Back in June, I wrote about how Trump was polling so much better among Republicans who identify as “very conservative” than he did during the 2016 primaries. Trump lost the most conservative Republicans to Ted Cruz eight years ago. But early polling in 2023 showed that these same voters were now firmly behind Trump’s 2024 bid for the GOP nomination.
That pattern persisted throughout the remainder of 2023 and was prominently displayed in this week’s Iowa caucuses, as you can see below.
Drawing on entrance polls, the graph above shows that Trump actually performed worse among moderate Republican voters in his landslide 2024 Iowa victory than he did in 2016 when losing the Iowa caucuses to Cruz (18% to 34% respectively). But as you can see, he significantly improved his standing with conservative Republicans. Trump’s share of the “somewhat conservative” vote increased from 24% in 2016 to 45% in the 2024 caucuses. His support from “very conservative” caucus voters rose even more substantially from 21% eight years ago to 60% in Monday’s caucuses.
There are undoubtedly multiple reasons why the ideology of Trump’s base changed so dramatically from 2016 to 2024. But as I noted back in June, the biggest factor surely stems from the profound ways in which Trump’s presidency shifted the meaning of conservatism in U.S. politics.
Political scientists Dan Hopkins and Hans Noel have documented how Trump has come to define who and what Republican Party activists – that is, people who volunteer for political campaigns, donate money, work for politicians, etc. – think of as conservative. Their research in the American Political Science Review found that GOP activists viewed Trump critics like former senators Ben Sasse (R-Neb.) and Patrick Toomey (R-Pa.) as much less conservative than their voting records in Congress indicated. Conversely, GOP activists viewed Trump boosters as the most reliably conservative politicians.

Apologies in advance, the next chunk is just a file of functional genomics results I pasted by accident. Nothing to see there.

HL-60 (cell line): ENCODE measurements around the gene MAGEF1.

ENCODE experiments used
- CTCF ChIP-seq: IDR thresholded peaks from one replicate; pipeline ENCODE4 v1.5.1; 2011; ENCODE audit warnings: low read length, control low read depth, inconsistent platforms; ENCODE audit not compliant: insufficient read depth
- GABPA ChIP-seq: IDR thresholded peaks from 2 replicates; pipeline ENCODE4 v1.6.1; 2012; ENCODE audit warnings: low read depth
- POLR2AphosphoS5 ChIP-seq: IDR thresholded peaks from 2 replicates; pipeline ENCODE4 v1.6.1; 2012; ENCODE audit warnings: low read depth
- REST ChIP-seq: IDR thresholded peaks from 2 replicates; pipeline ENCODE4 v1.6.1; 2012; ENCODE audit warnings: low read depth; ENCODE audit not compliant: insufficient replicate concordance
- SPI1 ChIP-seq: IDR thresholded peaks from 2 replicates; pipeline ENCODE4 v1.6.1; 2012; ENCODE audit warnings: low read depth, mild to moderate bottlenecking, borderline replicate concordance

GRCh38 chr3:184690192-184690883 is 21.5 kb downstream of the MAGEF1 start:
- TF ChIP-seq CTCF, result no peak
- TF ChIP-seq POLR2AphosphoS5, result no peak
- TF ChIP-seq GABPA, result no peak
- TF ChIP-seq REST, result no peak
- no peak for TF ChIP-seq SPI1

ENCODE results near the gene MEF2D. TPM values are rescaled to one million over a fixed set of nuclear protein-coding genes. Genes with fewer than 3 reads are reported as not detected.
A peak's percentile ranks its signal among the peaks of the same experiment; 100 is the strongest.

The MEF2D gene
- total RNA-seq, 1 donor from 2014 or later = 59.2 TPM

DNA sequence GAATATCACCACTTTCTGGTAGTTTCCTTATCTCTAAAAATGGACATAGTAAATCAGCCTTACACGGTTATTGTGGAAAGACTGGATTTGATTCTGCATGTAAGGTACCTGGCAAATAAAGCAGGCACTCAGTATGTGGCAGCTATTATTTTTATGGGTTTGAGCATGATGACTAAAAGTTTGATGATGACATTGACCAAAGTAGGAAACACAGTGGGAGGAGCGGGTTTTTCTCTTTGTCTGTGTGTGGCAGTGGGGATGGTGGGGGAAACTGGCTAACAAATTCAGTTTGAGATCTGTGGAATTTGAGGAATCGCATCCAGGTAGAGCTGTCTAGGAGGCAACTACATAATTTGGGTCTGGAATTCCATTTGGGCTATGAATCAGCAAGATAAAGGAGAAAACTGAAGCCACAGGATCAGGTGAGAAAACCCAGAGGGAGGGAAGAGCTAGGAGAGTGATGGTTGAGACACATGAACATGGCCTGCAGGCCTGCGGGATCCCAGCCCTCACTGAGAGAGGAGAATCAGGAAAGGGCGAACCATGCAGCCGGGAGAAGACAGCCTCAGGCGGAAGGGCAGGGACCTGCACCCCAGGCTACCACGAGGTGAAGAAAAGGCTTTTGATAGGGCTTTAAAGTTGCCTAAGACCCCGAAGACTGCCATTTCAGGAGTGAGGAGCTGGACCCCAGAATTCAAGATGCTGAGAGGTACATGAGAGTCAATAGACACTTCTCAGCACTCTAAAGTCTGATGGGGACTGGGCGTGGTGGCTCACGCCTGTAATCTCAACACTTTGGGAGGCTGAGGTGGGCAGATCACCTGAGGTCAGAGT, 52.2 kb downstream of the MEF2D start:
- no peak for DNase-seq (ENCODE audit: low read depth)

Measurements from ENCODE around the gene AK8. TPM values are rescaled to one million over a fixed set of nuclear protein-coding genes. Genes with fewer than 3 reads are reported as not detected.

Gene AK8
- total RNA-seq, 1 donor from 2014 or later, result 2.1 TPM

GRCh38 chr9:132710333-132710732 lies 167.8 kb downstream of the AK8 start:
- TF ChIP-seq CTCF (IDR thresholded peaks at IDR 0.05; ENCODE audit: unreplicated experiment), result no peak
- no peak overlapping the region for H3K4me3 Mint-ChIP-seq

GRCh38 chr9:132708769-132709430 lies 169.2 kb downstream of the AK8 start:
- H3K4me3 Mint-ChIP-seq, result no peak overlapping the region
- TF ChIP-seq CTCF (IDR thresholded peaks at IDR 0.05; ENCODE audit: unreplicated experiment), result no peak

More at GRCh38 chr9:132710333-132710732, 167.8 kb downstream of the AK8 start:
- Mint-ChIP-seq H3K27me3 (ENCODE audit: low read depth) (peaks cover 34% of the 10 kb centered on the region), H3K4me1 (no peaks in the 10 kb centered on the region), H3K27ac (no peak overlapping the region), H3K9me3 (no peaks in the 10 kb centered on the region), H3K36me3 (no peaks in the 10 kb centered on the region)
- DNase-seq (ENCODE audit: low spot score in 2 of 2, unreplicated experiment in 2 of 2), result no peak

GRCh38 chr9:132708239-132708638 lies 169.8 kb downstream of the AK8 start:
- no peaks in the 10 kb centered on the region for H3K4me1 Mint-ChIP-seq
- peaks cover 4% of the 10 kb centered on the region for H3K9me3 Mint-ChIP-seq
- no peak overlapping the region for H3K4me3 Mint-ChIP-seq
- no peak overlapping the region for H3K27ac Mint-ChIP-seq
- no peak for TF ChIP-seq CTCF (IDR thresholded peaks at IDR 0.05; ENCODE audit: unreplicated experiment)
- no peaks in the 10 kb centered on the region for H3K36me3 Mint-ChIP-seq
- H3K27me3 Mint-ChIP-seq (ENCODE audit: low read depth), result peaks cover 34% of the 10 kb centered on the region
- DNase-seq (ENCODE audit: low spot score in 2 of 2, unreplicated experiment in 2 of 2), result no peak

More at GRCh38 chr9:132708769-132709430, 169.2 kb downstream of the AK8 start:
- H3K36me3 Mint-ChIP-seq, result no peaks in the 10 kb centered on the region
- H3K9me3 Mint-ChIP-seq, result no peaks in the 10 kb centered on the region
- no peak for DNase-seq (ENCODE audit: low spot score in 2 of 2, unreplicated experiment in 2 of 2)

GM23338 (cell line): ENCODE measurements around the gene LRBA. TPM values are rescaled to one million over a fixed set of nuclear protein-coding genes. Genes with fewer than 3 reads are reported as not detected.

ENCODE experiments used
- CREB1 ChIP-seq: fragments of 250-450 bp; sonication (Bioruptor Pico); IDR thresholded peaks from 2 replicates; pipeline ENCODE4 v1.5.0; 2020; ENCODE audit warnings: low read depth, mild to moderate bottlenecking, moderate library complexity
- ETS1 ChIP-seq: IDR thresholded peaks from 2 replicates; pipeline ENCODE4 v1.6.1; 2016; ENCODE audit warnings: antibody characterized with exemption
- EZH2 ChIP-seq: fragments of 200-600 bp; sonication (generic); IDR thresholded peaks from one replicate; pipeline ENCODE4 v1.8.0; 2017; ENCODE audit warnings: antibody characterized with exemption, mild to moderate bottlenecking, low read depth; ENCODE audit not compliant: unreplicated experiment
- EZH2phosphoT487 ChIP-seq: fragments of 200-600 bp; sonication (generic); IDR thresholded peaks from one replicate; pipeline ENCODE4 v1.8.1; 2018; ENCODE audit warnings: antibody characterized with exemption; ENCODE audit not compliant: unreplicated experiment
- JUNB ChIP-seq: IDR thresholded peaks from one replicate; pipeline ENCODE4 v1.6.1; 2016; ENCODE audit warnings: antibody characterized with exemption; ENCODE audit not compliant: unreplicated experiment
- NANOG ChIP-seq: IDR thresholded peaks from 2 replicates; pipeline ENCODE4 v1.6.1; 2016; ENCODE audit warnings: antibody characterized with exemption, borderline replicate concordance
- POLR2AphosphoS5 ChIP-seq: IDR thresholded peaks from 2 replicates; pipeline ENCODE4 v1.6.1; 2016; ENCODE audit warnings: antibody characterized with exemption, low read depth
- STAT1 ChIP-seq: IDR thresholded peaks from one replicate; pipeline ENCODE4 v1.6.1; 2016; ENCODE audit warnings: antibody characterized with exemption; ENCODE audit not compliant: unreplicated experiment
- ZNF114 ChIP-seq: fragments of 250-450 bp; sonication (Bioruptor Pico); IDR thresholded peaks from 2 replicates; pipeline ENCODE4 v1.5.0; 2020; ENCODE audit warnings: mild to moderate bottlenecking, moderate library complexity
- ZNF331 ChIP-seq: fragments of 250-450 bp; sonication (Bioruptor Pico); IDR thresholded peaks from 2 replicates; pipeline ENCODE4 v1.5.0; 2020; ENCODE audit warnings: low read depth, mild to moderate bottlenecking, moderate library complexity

Trump has also powerfully redefined what constitutes conservatism for rank-and-file Republican voters, according to my analyses of data from the Cooperative Election Survey (CES) – a massive academic survey administered by YouGov that asks over 50,000 respondents every two years to, among other things, rate politicians’ ideologies on a seven-point scale from “very liberal” to “very conservative.”
In June, I showed that Republicans nationwide now view Trump as more conservative than they did immediately before the 2016 general election. Meanwhile, Trump’s intraparty critics (e.g., Liz Cheney and Mitt Romney) were rated much less conservative by their GOP constituents after they backed his impeachment, as you can see in new nationwide data from political scientists Dan Hopkins and Hans Noel as well.
In fact, the seven Republican senators who voted to convict the former president during his second impeachment trial were all rated as much less conservative in October 2022 than we would otherwise expect from their Senate voting records, as measured by the first dimension of DW-NOMINATE. Even after we control for these ideological voting records, Republican CES respondents, on average, rated the seven GOP senators who convicted Trump a full category (i.e., “middle of the road” instead of “somewhat conservative” or “conservative” instead of “very conservative”) more liberal than the senators who acquitted him on the CES’s seven-point ideological scale.
It should come as no surprise, then, that Trump’s strong backing from the most conservative Republicans propelled him to a resounding victory on Monday night. After all, conservatism is becoming increasingly synonymous with Trumpism in the minds of GOP voters.